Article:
Incident Boeing 737-8CT (WL) C-GWSV, Tuesday 7 March 2017
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Date:Tuesday 7 March 2017
Time:15:34 LT
Type:Silhouette image of generic B738 model; specific model in this crash may look slightly different    
Boeing 737-8CT (WL)
Registration: C-GWSV
MSN: 37158/2841
Year of manufacture:2009
Fatalities:Fatalities: 0 / Occupants: 164
Other fatalities:0
Aircraft damage: None
Location:Princess Juliana Airport, Sint Maarten -   Sint Maarten
Phase: Approach
Nature:Passenger - Scheduled
Departure airport:Toronto-Pearson International Airport, ON (YYZ/CYYZ)
Destination airport:Sint Maarten-Juliana Airport (SXM/TNCM)
Investigating agency: TSB
Confidence Rating: Accident investigation report completed and information captured
A WestJet Boeing 737-800 was operating as flight 2652 from Toronto/Lester B. Pearson International Airport, Canada, to Princess Juliana International Airport in Sint Maarten with 158 passengers and six crew members on board. It entered a significant rain shower shortly after crossing the MAPON (missed approach point) waypoint. The crew initiated a missed approach 0.30 nautical miles from the runway threshold at an altitude of 40 feet (12 m) above water. Once visibility improved, the crew conducted a second approach and landed without incident.

Findings as to causes and contributing factors:
- Significant changes in visibility were not communicated to the crew, which allowed them to continue the approach when the visibility was below the minimum required to do so.
- The reduction in the pitch attitude led to an increase in airspeed, which resulted in a reduction in engine thrust and a higher rate of descent than that required by the 3° angle of descent.
- The occurrence of a moderate to heavy rain shower, after the aircraft crossed the missed approach point, led to a significant reduction in visibility. The low-intensity setting of the runway lights and precision approach path indicator lights limited the visual references that were available to the crew to properly identify the runway.
- The features of a hotel located to the left of the runway, such as its colour, shape, and location, made it more conspicuous than the runway environment and led the crew to misidentify it as the runway.
- The reduced visibility and conspicuity of the runway environment diminished the crew's ability to detect that they had misidentified the runway.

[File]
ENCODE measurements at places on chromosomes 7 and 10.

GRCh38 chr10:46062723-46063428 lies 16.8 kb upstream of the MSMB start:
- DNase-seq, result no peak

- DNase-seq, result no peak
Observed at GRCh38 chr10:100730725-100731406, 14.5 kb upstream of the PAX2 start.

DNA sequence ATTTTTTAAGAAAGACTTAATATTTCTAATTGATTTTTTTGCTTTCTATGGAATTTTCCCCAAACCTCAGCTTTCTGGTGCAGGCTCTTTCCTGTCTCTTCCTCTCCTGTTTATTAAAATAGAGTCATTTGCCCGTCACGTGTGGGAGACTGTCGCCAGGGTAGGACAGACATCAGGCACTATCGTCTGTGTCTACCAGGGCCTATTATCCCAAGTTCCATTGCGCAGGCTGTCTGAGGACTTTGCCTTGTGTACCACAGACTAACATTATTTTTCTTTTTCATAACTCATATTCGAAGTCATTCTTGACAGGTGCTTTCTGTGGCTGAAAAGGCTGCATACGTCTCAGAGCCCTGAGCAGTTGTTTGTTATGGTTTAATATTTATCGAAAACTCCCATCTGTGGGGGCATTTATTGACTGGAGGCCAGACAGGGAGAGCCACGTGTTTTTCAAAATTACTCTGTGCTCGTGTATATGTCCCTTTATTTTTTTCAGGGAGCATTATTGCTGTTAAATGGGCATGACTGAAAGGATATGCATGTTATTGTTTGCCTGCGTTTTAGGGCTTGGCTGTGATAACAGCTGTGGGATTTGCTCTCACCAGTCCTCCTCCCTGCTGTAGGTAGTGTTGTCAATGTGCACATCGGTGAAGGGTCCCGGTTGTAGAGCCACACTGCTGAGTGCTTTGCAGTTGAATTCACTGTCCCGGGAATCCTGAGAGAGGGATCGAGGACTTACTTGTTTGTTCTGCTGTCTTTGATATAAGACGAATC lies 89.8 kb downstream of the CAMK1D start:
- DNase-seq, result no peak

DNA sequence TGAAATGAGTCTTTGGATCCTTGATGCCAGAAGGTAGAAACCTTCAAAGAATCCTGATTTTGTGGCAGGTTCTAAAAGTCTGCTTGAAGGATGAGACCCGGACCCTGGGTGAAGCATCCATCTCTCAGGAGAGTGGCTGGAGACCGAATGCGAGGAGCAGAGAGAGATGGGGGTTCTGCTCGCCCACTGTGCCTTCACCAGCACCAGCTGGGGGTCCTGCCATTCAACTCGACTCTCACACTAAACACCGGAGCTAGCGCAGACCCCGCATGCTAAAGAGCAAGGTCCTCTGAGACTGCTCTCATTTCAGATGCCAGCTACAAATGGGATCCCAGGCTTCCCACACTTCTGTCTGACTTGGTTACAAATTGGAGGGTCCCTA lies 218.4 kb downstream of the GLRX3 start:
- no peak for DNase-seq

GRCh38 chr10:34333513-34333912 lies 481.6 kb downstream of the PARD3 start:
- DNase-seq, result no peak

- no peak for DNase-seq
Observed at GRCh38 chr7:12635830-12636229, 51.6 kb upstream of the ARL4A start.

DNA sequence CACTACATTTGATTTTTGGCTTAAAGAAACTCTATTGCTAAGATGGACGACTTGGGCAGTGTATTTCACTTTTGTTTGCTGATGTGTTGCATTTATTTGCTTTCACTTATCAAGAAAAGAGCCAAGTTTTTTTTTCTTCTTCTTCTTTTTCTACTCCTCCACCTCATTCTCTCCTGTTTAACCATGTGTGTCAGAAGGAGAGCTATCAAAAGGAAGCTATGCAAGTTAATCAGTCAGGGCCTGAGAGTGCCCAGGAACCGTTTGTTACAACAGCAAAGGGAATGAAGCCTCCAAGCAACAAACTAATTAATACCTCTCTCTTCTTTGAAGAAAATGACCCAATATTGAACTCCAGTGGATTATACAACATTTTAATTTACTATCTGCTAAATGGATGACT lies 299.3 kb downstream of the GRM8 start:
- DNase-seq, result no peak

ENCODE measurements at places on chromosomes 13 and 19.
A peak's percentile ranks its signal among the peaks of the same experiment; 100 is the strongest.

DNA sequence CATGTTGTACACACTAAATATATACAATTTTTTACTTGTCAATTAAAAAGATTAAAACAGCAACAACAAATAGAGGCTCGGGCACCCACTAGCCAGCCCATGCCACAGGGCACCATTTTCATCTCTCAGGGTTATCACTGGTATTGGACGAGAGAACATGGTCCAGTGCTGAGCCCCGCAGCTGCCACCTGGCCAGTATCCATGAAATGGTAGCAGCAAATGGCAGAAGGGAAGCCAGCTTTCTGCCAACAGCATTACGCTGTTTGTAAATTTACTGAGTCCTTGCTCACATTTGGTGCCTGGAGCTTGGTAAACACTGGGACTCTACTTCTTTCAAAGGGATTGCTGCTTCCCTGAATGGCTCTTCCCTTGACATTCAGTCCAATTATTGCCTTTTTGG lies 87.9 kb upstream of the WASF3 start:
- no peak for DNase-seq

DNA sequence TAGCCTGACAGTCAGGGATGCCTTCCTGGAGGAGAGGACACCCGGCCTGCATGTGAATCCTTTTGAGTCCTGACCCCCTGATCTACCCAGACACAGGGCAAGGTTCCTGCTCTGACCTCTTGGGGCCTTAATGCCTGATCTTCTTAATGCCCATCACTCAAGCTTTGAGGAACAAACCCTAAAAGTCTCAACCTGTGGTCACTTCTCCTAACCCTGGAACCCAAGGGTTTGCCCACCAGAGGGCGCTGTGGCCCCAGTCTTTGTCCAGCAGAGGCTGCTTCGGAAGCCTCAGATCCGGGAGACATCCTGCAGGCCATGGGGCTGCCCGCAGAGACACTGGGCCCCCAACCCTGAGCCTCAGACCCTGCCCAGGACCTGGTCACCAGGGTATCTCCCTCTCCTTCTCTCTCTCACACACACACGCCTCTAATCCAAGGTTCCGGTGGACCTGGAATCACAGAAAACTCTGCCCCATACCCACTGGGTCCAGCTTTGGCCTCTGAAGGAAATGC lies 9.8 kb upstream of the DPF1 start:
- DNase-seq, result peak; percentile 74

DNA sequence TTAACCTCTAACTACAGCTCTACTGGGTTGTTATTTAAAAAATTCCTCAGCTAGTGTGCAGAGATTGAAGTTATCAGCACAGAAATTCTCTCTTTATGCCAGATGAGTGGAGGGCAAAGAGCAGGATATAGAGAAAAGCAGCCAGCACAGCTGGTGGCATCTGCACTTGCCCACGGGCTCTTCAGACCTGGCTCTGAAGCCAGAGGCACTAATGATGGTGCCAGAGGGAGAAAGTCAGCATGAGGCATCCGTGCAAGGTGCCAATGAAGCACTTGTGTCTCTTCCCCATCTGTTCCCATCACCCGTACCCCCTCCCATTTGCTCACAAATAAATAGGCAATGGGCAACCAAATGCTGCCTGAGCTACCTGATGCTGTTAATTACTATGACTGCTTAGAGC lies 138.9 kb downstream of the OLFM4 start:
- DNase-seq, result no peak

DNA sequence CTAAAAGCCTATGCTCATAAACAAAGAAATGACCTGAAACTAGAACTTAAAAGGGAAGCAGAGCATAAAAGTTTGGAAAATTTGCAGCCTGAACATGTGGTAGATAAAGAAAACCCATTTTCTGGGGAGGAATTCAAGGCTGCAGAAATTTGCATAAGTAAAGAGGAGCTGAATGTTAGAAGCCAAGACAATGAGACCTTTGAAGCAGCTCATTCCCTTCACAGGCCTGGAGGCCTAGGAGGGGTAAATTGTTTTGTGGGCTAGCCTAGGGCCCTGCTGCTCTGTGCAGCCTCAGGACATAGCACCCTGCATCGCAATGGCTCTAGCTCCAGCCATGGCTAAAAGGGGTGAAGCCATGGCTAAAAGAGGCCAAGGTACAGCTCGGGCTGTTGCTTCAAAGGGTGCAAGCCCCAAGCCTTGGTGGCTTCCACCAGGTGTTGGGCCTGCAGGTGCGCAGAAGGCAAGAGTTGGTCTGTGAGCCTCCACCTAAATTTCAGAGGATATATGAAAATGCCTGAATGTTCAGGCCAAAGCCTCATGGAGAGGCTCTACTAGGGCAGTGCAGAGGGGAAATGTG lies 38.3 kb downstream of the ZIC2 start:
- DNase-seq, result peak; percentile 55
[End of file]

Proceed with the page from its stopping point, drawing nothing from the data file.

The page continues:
- The lack of visual texture and other visual cues available over water contributed to the crew's inability to detect the aircraft's height above the water.
- An increase in visual workload led to inadequate altitude monitoring, which reduced the crew's situational awareness. As a result, the crew did not notice that the aircraft had descended below the normal 3° angle of descent to the runway threshold.

Findings as to risk:
- If the International Civil Aviation Organization Procedures for Air Navigation Services: Air Traffic Management are not implemented in the management of aerodrome light intensity, there is a risk that the optimal light intensity settings for prevailing weather conditions will not be selected.
- If crews do not identify and manage threats, there is an increased risk of crew errors, which could lead to undesired aircraft states.

After the occurrence, WestJet developed a corrective action plan, including information for pilots regarding possible challenges and threats on approaching and landing at Princess Juliana International Airport. WestJet also revised its Route & Aerodrome Qualification for TNCM with additional information. In addition, guidance on airport lighting system management will be added to the Air Traffic Services operations manual in TNCM by September 2018.

Accident investigation:
Investigating agency: TSB
Report number: 
Status: Investigation completed
Download report: Final report




Standard 3° angle of descent versus the aircraft vertical approach path (TSB)

Visual references as seen in a flight simulator at approximately 500 feet AGL in poor visibility (TSB)

Revision history:

04-Jun-2018 20:22 harro Added
04-Jun-2018 20:23 harro Updated [Photo, ]
23-May-2022 03:48 Ron Averes Updated [Location, Departure airport]
23-May-2022 03:52 Ron Averes Updated [Location]
05-Jul-2023 05:24 Ron Averes Updated

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